The City of Escondido denied a proposal for a new 99 Cents Only Store to replace the Old Navy clothing store on North Escondido Boulevard. The plan was to fill a 17,000 square foot retail space. The city took action and has limited where and how many of the fixed pricing retail stores are allowed.
The regulations have come under fire from the discount chains and landlords with vacant storefronts. They said the city is doing itself a disservice.
Marco Gonzalez, an attorney for the landlords, said the city will miss out on about $5 million annually in sales tax revenues by passing on the store.
“I think the city would do better to focus on not having vacancies,” said Gonzalez. “Unfortunately, this policy is going to promote vacancies.”
The landlord and retailer are threatening litigation, and some residents believe they have every right to. The public gave their two cents about whether or not downtown Escondido should get the discount store.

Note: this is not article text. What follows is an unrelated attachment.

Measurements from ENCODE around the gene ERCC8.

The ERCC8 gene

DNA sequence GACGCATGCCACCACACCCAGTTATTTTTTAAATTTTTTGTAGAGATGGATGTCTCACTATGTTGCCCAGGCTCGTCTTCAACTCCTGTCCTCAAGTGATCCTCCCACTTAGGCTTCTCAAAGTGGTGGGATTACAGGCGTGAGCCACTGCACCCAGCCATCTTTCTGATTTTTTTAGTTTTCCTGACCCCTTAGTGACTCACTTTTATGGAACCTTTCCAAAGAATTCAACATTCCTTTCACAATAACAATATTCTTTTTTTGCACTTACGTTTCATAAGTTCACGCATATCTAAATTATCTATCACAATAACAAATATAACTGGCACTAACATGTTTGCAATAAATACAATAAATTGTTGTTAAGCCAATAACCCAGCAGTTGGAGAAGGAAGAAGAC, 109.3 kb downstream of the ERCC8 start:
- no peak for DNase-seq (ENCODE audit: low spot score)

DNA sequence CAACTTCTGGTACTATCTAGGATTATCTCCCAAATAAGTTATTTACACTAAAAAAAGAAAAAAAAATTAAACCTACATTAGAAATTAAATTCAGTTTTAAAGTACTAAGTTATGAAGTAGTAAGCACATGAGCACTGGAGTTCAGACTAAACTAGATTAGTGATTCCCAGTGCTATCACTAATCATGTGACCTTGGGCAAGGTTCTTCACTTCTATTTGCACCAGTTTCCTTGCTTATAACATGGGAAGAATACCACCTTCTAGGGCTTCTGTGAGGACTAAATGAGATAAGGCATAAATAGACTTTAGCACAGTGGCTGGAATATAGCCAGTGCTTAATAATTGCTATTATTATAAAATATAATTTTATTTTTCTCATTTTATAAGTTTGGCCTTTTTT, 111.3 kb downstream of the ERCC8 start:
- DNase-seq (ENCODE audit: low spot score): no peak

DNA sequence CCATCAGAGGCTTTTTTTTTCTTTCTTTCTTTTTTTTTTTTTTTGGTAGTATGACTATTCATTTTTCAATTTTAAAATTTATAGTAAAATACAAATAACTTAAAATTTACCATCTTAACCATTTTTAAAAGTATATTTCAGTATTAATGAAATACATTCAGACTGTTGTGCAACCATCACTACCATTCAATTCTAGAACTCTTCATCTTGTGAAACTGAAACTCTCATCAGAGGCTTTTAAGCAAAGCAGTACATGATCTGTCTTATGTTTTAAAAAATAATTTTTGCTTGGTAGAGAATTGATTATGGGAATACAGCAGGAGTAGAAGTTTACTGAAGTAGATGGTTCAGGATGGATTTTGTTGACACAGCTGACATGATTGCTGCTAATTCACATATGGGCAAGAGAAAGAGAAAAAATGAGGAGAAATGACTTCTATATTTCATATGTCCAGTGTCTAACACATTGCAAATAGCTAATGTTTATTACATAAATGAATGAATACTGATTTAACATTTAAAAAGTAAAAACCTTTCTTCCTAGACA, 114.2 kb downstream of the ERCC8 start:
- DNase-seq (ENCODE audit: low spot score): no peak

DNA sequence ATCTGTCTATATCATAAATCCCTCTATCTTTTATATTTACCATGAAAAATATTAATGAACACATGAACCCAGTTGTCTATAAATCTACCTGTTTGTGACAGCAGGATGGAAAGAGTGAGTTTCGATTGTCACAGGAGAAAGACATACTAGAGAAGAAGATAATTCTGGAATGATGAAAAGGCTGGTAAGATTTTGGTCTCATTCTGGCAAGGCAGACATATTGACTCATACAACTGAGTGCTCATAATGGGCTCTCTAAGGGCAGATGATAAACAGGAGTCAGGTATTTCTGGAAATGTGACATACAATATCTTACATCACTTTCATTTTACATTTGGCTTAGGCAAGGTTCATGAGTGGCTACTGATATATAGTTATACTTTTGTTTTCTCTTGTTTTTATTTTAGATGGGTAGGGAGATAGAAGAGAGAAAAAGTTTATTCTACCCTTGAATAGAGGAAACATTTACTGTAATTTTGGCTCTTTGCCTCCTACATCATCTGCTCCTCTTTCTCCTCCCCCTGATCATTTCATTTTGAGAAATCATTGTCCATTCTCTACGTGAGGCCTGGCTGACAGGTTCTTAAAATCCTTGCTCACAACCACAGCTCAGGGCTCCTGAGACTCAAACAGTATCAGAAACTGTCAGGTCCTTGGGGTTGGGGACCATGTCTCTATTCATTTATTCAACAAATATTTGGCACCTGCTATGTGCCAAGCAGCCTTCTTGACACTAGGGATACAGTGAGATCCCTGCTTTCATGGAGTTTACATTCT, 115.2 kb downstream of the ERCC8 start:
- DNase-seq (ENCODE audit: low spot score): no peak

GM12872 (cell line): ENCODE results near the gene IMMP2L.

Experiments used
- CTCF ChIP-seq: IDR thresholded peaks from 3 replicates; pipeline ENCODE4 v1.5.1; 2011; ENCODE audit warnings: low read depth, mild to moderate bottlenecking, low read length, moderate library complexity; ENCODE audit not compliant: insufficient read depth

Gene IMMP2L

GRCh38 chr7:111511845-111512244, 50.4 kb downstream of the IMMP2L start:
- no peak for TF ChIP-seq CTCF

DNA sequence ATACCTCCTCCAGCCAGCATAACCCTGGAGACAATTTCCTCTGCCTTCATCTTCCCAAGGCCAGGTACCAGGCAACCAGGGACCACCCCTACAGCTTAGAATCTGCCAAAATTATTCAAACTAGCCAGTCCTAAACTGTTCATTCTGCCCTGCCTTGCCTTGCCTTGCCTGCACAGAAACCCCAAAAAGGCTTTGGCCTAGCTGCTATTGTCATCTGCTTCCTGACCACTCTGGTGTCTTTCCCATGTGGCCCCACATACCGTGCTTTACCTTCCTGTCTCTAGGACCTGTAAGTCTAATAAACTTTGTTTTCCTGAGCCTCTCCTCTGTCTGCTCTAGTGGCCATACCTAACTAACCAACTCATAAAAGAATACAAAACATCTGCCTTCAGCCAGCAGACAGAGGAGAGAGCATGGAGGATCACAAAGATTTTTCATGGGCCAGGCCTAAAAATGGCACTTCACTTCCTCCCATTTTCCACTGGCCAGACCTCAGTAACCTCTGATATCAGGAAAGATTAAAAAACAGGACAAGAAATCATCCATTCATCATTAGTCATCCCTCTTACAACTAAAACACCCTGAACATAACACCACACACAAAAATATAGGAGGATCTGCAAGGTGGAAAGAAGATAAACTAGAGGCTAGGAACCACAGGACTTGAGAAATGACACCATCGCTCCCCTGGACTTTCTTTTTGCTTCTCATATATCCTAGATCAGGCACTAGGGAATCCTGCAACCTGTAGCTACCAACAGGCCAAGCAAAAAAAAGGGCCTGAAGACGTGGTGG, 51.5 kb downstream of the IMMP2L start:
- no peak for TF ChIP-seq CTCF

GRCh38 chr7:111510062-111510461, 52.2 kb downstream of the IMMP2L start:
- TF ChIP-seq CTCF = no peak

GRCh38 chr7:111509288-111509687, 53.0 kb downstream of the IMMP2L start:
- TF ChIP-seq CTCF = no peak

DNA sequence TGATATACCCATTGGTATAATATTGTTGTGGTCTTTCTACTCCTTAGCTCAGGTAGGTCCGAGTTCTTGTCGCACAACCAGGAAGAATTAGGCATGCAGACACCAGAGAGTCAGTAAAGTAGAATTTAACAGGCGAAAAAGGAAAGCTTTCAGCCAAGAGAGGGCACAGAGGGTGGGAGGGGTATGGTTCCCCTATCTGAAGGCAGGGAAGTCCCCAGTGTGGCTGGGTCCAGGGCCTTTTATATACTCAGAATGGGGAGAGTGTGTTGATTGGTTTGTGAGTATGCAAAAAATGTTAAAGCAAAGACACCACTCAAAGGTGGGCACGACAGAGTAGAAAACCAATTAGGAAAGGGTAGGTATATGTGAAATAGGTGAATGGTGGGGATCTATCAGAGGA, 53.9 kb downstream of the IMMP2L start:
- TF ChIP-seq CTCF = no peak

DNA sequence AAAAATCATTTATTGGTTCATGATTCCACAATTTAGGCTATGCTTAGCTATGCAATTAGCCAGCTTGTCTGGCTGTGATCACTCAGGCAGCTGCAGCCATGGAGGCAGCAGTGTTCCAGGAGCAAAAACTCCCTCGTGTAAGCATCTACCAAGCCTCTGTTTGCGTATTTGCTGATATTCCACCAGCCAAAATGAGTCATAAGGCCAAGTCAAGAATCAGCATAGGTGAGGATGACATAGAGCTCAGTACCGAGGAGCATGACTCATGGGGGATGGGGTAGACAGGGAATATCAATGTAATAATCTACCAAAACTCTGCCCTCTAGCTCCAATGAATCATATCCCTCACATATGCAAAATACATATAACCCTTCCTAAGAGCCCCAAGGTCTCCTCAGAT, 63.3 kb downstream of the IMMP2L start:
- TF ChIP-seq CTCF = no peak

Shirley Davis shops at the 99 Cent Only Store at least twice a month and buys all sorts of items, including reading glasses, tools to plant hangers.
“Whatever happened to free enterprise?” said Davis. “I think they ought to be everywhere… the value is wonderful.”
Davis and other residents said they are not happy about a recent decision by the City of Escondido.
“I think that’s the wrong thing to do,” said Davis. “There are a lot of people in this town that don’t have a lot of money and some don’t have jobs.”
Even though Tony Valenzuela shops in the 99 Cents Only Store, he said he is still against more discount stores coming to Escondido.
“I think it’s getting carried away,” said Valenzuela. “They are pretty much everywhere you turn nowadays.”
Valenzuela said he would like to see some higher end retailers come to Escondido.
“It would bring more money to this area,” he said.
The landlords are considering asking for an appeal by the City Council, according to Gonzalez.